#73 of the list of 365 supposed prophecies about Jesus in the T'nach takes us to T'hillim / Psalm 22. This is a "go to" passage for missionaries. The psalm is so important to most missionaries that many even call it the "crucifixion psalm."
Yet again -- the psalms were prayers and poems primarily written by and about King David. They are not prophetic, they are songs, prayers, poems written by King David, and they were sung in the Temple.
Line one of this psalm is "For the conductor, on the ayeleth hashachar (עַל אַיֶּלֶת הַשַּׁחַר / a musical instrument), a song of David." Needless to say, this is NOT the first line in Christian translations, most of which eliminate this first line. This is a song written by David and it is autobiographical about himself.
Perhaps this is why most Christian translators bypass the true line one and call line 2 line 1. Many of the psalms in Christian translations are numbered differently from Jewish versions because of the elimination of the first line identifying David as the author and subject. . .
Line two in the psalm (line one in Christian translations) says "My G-d, my G-d, why have You forsaken me? [You are] far from my salvation [and] from the words of my moaning."
This is tied by the list maker to 2 Corinthians 5:21 which says "G-d made him who had no sin to be sin for us, so that in him we might become the righteousness of G-d."
It is an interesting claim on the part of the list maker since 2 Corinthians 5:21 says nothing about a person who is forsaken, or who feels far from G-d. Likewise T'hillim / Psalm 22:2 says nothing about a person atoning for anyone's sins either. The two statements seem totally incompatible. One might expect the list maker to tie this passage to Mark 15:34 and Matt 27:46 which actually quote T'hillim / Psalm 22:2 "And at the 9th hour Jsus cried out,"My G-d,my G-d,why have you forsaken me?" Actually, the next supposed prophecy (#74) does reference Mark 15:34, but rather than referencing the entire line the claim for Mark (for some reason the list maker missed Matthew 27:46) it only claims "Words spoken from Calvary, "My G-d" -- not the fact that Mark actually quotes the line in the psalm nearly verbatim!
Return momentarily to the first real line -- it says that this psalm is a song of (about) David.
This psalm is about King David. It has nothing to do with Jesus (or David for that matter) being forsaken because of the sins of others.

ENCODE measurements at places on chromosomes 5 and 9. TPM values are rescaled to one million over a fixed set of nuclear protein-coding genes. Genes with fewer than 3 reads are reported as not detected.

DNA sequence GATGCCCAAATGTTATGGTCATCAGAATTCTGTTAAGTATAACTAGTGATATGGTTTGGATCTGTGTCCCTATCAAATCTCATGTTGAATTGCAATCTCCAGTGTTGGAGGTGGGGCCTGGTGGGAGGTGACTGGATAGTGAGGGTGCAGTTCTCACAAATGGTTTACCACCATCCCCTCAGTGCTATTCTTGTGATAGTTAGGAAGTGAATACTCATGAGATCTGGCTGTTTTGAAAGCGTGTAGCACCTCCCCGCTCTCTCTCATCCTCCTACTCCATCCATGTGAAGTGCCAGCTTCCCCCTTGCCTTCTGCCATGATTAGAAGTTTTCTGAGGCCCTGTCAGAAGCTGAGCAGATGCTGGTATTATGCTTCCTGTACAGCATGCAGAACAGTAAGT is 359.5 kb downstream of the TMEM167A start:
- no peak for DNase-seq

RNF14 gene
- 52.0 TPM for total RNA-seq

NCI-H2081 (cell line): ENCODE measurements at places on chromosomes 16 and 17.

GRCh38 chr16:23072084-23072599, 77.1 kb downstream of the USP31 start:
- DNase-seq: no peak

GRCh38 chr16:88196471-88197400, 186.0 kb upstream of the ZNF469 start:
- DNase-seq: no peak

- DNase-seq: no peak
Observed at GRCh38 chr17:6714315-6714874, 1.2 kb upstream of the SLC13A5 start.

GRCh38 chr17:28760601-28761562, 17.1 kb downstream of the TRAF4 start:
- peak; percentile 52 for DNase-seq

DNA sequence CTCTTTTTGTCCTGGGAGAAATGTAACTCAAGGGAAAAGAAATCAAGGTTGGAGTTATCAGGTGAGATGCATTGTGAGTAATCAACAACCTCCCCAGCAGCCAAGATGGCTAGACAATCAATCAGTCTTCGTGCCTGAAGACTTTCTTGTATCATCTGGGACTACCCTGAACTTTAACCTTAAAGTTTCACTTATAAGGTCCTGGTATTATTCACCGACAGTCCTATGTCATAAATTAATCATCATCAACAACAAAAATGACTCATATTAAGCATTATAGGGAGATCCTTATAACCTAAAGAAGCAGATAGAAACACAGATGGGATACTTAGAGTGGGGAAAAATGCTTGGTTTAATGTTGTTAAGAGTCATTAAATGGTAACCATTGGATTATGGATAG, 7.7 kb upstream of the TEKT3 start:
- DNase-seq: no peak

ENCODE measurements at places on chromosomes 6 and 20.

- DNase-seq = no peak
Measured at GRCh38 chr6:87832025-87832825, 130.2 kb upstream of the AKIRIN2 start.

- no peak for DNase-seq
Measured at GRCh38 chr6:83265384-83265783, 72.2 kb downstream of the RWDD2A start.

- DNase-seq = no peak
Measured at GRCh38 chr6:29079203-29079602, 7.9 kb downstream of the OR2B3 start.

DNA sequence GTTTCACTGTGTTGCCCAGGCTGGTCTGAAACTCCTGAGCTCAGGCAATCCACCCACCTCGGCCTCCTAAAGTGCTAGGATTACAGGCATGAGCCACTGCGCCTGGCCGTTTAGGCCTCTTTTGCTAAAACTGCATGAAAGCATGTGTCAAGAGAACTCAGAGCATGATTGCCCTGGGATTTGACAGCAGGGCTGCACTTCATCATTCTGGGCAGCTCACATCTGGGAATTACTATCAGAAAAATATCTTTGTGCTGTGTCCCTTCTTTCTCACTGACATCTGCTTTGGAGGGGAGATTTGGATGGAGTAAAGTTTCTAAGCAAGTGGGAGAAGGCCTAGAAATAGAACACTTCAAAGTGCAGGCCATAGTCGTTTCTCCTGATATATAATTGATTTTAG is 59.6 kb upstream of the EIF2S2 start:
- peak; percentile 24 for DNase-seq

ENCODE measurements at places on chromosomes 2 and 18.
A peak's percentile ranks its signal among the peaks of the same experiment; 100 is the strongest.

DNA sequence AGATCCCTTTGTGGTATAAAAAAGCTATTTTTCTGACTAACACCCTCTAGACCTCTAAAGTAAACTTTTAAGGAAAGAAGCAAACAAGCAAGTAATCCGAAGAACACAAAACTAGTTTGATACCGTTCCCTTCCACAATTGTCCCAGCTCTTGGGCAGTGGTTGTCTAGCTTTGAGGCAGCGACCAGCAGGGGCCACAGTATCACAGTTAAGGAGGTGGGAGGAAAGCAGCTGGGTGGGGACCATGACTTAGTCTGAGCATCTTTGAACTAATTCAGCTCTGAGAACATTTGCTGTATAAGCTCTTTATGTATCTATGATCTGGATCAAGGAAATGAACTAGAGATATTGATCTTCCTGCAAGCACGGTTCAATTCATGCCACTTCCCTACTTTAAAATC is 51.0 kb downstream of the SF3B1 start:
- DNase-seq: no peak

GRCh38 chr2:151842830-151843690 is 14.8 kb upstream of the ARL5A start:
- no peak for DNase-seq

King David is in despair because he is surrounded by enemies who are trying to kill him and destroy him. The very next line of the psalm says "My G-d, I call out by day and You do not reply, and at night I do not keep silent." Jesus did not call out to G-d day and night. Trinitarians think that Jesus WAS G-d!
Line 7 says "But I am a worm and not a man; a reproach of man, despised by peoples." -- do Christians think that Jesus was a worm? Do Christians see Jesus saying to others that he was a worm (as the speaker in this psalm exclaims?).
When read in context it is clear that T'hillim / Psalm 22 this psalm is about David, and is the king crying out in despair as he is surrounded by warring kings. There is absolutely nothing that even infers that David said anything about being forsaken because or for the sins of others. G-d is immortal and cannot die.
Why would a god who created you make you so full of sins that only he can fix the mess he himself made by murdering himself, but then not REALLY dying (so where is the sacrifice?) just going back to "work" as the god?
Does any of that make any sense at all?
Nope. G-d is eternal. G-d is not a man. G-d is not the son of man. And the real G-d doesn't have to die for your sins because He gave you the ability to choose good over evil, thus not sinning at all. Furthermore He even gave you an "out" that when you DO sin you can repent (truly repent) of your sins and He will forgive you.
Missionaries need to ask themselves, if this were anyone other than Jesus would you not find the concept that a "god" needs to arrange for his own "son" (who is really himself all the time) to be killed as some kind of "sacrifice" to himself (while breaking all of his own rules relating to sacrifices and how he wants them to be performed), in order to somehow, in some unspecified manner, "save" all mankind from himself to be both ridiculous and a cruel, bloodthirsty god not worthy of worship?
The T'nach makes it clear that no one can die for the sins of another. Read D'varim / Deuteronomy 24:16 "Fathers shall not die [through the testimony] of their sons, and sons shall not die [through the testimony] of their fathers, since [in any case] every man shall die for his sins."